Roush Review: Lady Mary’s Bad ‘Behavior’, a Heroic ‘Shooter’, ‘Sweet/Vicious’ Campus Vigilantes

Good Behavior - Michelle Dockery
Brownie Harris/TNT
Good Behavior - Pilot TNT Ph: Brownie Harris

Lady Mary, how could you?

That would be a natural response from Downton Abbey devotees, who might well be shocked to see the chic, Emmy-nominated Michelle Dockery gleefully plunging into a Southern Gothic underworld of sex, drugs, booze and larceny, sporting wigs to rival The Americans’ Keri Russell. Obviously, calling this series Good Behavior (based on a series of novellas by Blake Crouch) is meant to be ironic.

It’s easy to see why the role of flamboyantly self-destructive grifter Letty Raines would appeal to an actress yearning to play against starched period stereotype. Listening to self-affirmation tapes with seemingly deaf ears between heists, she’s an emotional wreck even before her path crosses that of Argentine hottie hit man Javier (a smoldering Juan Diego Botto). Yearning to be reunited with the son now being raised by her unsympathetic mother (Lusia Strus), Letty would like to go straight, at the urging of her sympathetic parole office (Terry Kinney, reliably terrific), but the first few episodes so glorify bad behavior you sense that won’t happen soon if ever.

Deception is foreplay as Letty keeps trying to escape Javier’s fatalistic spell, only to have him pull her back in—often to bed. Their playfully perverse, masochistic 50 Shades of Huh? relationship makes for a ludicrous but enjoyably steamy and sordid noir thriller, TNT’s latest overwrought walk on the dark and wild side. For the record, the misbehaving Dockery seems to be having the time of her life. Whether the viewer can suspend disbelief long enough to enjoy the ride remains to be seen.

Shooter, Dean Buscher

Ryan Phillippe in Shooter

THE NEW FUGITIVE: Will there ever be an appropriate time to put a show called Shooter on the air? USA yanked this adaptation of the 2007 Mark Wahlberg thriller from its original premiere date last summer out of sensitivity to the wave of shootings, including the Orlando massacre, that rocked the nation. I’m not sure the mood is any less volatile these days, and the fetishistic opening sequence does little to sooth one’s nerves. “A bullet will kill you three ways,” we’re informed in voice-over by Shooter’s embattled hero, ex-Marine sniper Bob Lee Swagger (Ryan Phillippe assuming the Wahlberg role), as the various methods are demonstrated, including the instantly fatal “kill shot,” in which “you’re dead before your brain can process what happened.”

“Guns change everything,” Swagger declares. “And a bullet is forever.” (Personally, I prefer diamonds.)

RELATED: Shooter: Ryan Phillippe is Fired Up to Play a Former Marine Sniper in USA’s New Thriller

Much like in the movie, Swagger—now a loving husband and father—is jolted out of retirement by a military brother-in-arms (Omar Epps as Secret Service agent Isaac Johnson) who enlists him to help avert a presidential assassination. In reality, he’s being framed for the crime in an almost comically convoluted and ham-fisted international conspiracy, making him prime suspect in an FBI manhunt. Only maverick agent Nadine Memphis (Arrow’s Cynthia Addai-Robinson, in a gender reversal of the movie’s Michael Pena role) seems to wonder if Swagger could be innocent.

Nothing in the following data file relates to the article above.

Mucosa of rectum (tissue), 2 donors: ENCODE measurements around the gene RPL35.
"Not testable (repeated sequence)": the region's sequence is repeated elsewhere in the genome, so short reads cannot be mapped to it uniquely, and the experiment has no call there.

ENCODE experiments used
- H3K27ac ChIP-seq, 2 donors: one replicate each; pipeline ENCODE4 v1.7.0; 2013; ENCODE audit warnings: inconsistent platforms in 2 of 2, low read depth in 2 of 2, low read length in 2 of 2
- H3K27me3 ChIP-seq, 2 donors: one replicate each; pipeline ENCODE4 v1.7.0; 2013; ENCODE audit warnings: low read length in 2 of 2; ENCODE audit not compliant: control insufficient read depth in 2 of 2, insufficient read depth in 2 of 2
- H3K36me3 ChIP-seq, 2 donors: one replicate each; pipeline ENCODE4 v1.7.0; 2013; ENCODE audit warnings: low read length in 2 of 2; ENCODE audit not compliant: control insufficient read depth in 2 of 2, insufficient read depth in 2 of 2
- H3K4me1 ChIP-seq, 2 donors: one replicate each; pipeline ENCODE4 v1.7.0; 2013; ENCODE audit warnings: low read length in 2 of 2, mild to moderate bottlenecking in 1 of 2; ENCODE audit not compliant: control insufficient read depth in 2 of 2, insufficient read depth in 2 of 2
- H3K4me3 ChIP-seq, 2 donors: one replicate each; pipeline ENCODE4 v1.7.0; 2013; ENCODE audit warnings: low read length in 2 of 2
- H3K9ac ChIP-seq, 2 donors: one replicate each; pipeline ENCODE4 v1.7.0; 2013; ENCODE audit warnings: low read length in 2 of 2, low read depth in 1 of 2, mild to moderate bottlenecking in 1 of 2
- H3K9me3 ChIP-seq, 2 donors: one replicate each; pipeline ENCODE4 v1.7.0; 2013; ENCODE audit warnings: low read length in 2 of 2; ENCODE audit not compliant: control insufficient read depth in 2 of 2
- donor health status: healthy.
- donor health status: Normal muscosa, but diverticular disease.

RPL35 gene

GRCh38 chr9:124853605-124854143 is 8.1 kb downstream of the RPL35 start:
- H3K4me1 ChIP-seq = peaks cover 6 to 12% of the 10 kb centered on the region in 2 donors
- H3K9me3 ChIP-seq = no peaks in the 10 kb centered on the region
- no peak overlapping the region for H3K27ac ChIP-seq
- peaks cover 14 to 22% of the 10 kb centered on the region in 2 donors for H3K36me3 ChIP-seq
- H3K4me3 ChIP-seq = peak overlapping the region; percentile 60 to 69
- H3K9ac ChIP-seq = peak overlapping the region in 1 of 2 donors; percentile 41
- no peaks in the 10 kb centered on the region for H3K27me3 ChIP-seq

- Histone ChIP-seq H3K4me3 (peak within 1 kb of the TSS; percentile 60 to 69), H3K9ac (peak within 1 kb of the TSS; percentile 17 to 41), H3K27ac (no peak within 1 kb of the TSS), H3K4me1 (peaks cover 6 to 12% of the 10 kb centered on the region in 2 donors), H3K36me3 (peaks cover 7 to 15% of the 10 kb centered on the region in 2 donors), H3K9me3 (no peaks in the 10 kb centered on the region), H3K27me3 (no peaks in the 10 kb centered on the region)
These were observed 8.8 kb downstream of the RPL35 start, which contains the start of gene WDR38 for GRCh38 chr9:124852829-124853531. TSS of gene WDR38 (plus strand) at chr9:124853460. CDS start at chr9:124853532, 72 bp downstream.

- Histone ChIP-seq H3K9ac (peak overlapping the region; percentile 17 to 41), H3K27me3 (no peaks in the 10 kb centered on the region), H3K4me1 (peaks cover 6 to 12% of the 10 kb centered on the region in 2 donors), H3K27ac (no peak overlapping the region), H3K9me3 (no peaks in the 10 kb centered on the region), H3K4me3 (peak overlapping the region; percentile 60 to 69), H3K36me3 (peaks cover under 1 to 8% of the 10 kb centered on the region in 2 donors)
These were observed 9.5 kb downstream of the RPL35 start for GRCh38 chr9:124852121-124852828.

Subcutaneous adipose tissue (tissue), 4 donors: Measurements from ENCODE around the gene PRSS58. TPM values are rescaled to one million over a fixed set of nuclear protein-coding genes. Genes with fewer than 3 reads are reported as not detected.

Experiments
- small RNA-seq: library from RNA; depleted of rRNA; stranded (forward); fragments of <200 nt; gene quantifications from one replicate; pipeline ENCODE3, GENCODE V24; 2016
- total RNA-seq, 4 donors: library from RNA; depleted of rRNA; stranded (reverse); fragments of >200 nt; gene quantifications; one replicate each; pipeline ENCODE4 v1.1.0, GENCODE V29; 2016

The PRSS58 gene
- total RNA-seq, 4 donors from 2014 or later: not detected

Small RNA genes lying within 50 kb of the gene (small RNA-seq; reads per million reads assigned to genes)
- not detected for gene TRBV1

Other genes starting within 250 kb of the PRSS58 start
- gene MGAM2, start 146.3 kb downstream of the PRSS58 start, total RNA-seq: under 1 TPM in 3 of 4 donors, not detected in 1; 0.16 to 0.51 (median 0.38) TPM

And so a Fugitive chase and revenge thriller gets underway, playing out over 10 efficiently exciting if unremarkable episodes. Phillippe is a methodical action hero, but could use a bit more, what’s the word, swagger in his sullen emoting. He always looks to me like someone who’s nursing a sore tooth. Still, Shooter is the sort of straight-up storytelling USA is best known for (before falling down the Mr. Robot and Falling Water rabbit holes), albeit almost completely devoid of humor. As I cued up each episode, I couldn’t help wishing that USA would have gone back to the title of the Stephen Hunter page-turner that served as source material: Point of Impact.


Taylor Dearden and Eliza Bennett in Sweet/Vicious

MAJORING IN PAYBACK: The night’s most audacious new show—and no, I don’t know why so many series are premiering simultaneously in the middle of November—is also its messiest. MTV’s Sweet/Vicious opens on a scene of vigilante violence as a masked intruder, dressed as a cat burglar, assaults and savagely wounds a college-age rapist in his room, following up one vicious salvo by taunting in a disembodied voice: “I thought ‘no’ means ‘yes.’” Revealing the ninja warrior to be a young woman tells you this show has very ballsy ambitions.

Flash-forward a month to the bohemian digs of green-haired trust-fund stoner undergrad Ophelia (Taylor Dearden, a ringer for Parenthood’s Mae Whitman), who when fleeing one night from a university cop stumbles across the mysterious Avenger-in-Black in action—and eventually discovers her identity as socially awkward sorority sister Jules (Eliza Bennett). A more unlikely pair of campus crime-fighters would be hard to imagine, and while the funky blend of action and comedy is erratic at best, there’s a vibe of free-falling danger to their reckless exploits. I wasn’t entirely sold until they started belting Wicked’s “Defying Gravity” with abandon while driving with forbidden cargo in their trunk. Can a Hamilton duet be far behind?

Good Behavior, Series premiere, Tuesday, Nov. 15, 9/8c, TNT

Shooter, Series premiere, Tuesday, Nov. 15, 10/9c, USA

Sweet/Vicious, Series Premiere, Tuesday, Nov. 15, 10/9c, MTV